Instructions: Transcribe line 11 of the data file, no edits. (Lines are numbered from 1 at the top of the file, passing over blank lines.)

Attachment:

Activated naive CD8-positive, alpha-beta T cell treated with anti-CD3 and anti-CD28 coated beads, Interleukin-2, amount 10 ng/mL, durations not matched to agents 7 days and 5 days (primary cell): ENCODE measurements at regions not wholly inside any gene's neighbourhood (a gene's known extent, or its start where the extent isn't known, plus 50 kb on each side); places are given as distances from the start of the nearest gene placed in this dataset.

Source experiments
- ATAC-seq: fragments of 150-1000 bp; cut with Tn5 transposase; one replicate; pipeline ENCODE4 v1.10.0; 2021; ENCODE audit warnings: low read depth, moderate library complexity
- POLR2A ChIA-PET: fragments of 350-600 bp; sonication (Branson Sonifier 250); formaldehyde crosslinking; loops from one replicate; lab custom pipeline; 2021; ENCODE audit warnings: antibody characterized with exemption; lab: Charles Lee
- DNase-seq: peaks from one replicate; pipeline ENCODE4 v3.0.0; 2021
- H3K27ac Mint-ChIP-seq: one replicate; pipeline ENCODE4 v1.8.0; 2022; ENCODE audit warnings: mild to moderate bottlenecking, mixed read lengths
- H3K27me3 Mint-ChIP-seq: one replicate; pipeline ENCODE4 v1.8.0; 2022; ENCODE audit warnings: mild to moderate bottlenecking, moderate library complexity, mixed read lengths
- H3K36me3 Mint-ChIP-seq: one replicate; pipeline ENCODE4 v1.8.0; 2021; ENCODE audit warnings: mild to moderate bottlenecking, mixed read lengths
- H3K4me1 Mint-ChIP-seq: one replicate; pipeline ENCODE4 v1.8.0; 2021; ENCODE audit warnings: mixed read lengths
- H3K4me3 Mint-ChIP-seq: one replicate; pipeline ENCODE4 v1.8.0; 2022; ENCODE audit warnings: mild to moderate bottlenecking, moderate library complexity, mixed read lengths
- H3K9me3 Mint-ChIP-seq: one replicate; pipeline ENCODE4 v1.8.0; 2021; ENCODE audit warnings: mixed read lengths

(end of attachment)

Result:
- H3K9me3 Mint-ChIP-seq: one replicate; pipeline ENCODE4 v1.8.0; 2021; ENCODE audit warnings: mixed read lengths